That’s not to say you can’t get some good camping in the meantime, just realize MANY people have found a trailer they think their TV can haul…then end up with a bigger TV.

Ironically, the smaller trailers are MORE expensive for what you get, because they’re building them to a demographic with smaller vehicles. The Salesman will lie through their teeth and sell their grandma down the river…of course your truck can pull this baby!

Trailers depreciate like a rock. I say this having made a profit on our last trailer…but that’s because of COVID and a Really Weird market. I’m betting that’ll never happen again. Salesman will tell you that, for only $2.45 a day, this baby can be yours! But you’ll be paying off a loan at year 12 for a trailer that fell apart in year 10.

That sounds like an argument to buy used!!

There are some smallish trailers with bathrooms/showers, like the aforementioned scamp, the TAB 320 or 400, and the Little Guy Max. I think most pop-ups also would have two or more beds and I think some have a bathroom, but I have not researched those much.


Yeah, camping, at least for me, turned into a real progression. I was never into backpacking, mainly because I prefer somewhat more than a very minimal amount of creature comforts, like food in cans, an ice chest full of cold items, etc. In my 20’s I did a lot of canoe camping which allowed me to carry 100lbs +/- of gear but still involved sleeping on the ground in a tent. But once I got married and had a couple of kids, my days of canoe camping were effectively over.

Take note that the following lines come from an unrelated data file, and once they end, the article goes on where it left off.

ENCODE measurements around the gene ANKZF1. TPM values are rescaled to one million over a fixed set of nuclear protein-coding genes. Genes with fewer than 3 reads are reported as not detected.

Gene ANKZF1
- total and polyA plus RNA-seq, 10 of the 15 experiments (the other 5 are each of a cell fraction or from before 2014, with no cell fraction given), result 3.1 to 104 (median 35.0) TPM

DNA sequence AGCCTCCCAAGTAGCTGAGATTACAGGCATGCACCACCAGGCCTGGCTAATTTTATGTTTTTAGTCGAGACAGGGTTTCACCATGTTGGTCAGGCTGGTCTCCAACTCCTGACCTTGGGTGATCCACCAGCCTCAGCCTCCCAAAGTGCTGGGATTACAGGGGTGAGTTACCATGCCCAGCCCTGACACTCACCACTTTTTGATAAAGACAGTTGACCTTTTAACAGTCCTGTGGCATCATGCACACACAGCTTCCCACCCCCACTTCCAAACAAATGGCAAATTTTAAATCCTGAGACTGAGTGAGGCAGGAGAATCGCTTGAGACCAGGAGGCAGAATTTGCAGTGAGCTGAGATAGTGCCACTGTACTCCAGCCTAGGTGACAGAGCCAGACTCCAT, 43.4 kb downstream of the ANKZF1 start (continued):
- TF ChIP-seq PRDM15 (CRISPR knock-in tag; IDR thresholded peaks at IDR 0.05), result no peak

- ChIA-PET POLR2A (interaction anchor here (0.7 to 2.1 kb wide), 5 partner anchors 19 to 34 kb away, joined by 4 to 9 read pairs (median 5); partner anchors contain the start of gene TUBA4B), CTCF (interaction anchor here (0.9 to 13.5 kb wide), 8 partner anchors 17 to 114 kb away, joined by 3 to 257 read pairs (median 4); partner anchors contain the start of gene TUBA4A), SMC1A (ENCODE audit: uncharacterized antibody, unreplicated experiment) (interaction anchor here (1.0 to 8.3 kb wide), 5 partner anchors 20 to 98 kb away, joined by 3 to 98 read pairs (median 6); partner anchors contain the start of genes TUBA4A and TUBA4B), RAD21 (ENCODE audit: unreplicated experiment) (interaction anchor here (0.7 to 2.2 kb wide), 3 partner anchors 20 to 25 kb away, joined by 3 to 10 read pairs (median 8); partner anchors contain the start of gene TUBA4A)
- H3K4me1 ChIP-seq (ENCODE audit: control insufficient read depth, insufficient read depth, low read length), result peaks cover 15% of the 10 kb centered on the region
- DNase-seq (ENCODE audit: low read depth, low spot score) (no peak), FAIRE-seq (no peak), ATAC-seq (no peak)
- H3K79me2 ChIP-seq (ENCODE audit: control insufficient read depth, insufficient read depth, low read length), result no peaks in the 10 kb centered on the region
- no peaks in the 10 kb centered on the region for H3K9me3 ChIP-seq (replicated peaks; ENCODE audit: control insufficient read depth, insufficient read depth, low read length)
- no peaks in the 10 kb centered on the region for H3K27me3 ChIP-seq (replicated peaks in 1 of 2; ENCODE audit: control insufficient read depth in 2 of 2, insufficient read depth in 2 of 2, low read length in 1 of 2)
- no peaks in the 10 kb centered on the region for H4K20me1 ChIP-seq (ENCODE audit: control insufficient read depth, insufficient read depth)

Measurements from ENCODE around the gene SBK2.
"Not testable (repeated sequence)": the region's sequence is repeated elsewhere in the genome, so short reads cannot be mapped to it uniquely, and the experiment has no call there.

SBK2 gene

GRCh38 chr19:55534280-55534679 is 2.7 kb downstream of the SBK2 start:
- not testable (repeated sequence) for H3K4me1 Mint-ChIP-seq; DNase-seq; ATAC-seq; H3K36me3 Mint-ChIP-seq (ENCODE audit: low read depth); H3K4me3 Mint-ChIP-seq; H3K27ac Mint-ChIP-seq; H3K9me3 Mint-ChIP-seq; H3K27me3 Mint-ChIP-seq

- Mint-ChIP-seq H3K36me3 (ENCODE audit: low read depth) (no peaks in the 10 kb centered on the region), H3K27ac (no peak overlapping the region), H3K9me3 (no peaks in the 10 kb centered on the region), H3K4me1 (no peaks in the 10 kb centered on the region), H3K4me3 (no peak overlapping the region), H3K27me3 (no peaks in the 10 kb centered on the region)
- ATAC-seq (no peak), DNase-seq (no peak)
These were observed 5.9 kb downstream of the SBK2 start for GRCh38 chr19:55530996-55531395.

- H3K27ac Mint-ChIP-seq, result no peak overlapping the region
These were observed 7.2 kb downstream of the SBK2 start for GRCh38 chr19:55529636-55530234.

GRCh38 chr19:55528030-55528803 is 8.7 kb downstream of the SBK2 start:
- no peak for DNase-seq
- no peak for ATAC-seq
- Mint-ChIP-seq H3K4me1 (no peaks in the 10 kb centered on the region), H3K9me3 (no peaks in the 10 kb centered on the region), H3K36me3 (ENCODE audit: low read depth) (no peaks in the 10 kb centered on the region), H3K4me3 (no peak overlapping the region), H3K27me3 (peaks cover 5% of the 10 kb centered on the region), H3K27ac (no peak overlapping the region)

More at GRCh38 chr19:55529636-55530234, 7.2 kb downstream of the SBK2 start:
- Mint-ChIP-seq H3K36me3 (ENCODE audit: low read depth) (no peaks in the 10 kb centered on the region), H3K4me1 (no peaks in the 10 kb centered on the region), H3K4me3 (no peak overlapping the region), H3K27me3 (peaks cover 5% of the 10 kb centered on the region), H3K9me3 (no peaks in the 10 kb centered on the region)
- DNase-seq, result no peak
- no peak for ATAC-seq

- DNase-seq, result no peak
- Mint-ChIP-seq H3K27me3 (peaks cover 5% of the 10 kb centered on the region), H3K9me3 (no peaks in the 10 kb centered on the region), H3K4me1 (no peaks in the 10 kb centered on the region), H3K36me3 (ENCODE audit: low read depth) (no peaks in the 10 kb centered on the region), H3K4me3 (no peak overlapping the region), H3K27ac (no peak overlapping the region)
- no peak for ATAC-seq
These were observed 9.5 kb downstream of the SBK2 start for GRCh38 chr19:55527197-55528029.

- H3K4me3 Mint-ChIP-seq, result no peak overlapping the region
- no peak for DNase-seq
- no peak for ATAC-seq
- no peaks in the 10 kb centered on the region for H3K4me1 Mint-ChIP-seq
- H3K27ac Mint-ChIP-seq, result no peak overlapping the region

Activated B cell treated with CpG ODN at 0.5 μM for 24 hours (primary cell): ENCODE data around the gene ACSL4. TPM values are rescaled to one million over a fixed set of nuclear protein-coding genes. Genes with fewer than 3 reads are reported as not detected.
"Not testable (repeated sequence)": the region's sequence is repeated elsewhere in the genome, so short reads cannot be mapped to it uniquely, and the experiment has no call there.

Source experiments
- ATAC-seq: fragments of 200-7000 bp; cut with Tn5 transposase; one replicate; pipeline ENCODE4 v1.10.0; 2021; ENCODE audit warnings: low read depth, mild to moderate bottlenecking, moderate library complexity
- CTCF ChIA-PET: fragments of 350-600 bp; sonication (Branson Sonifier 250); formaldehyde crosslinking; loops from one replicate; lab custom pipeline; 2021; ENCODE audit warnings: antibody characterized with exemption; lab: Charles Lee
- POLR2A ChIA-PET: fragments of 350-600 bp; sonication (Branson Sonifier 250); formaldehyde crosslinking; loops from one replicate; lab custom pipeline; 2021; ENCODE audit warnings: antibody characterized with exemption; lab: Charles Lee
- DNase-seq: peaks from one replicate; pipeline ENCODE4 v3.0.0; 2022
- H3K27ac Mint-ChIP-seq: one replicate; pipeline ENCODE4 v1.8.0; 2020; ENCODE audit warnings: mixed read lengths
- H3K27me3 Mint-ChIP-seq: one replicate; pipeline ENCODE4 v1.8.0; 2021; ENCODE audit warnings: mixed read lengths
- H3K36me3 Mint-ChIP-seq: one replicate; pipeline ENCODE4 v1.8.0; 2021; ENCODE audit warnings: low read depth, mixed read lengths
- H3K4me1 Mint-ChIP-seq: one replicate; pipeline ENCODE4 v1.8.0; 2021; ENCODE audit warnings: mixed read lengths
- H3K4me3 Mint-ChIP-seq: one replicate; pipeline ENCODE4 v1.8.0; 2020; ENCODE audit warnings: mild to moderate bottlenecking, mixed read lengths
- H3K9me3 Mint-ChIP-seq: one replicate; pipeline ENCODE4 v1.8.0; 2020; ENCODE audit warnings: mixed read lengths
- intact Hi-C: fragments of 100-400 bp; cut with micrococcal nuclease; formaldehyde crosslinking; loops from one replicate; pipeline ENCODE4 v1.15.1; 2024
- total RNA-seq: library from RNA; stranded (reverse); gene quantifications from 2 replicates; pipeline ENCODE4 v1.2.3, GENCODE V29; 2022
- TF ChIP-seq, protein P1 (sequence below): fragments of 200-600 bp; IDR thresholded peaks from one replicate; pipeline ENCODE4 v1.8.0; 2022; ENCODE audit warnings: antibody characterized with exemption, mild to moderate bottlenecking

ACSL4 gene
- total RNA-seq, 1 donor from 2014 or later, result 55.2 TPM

Then, when I hit 50, I took my then teenaged son for a weekend camping/fishing trip and discovered that the ground had gotten much harder in the 20+ years it had been since I had last slept on it. So I immediately procured a small pop-up trailer that I could pull with the family minivan. That worked well for the years that my son and I camped and fished together, but then he went off to college and I lost my camping/fishing buddy.

Fast forward a few years and a divorce later and I meet the new love of my life who (unlike my previous wife) actually enjoys the outdoors, travel, and having new experiences. So we break out the old pop-up and off we go adventuring. Only to find out that setting up a pop-up camper works much better when you have a nimble teenager around to do the crawling underneath to set the stabilizer jacks and prop-rods for the pull-out sections. And my son and I never had any problems with the fact that the pop-up didn’t have any sort of bathroom, after all there was usually an handy nearby bush that needed watering for those late night calls of nature. But that generally doesn’t work so well for female companions. Time for another upgrade!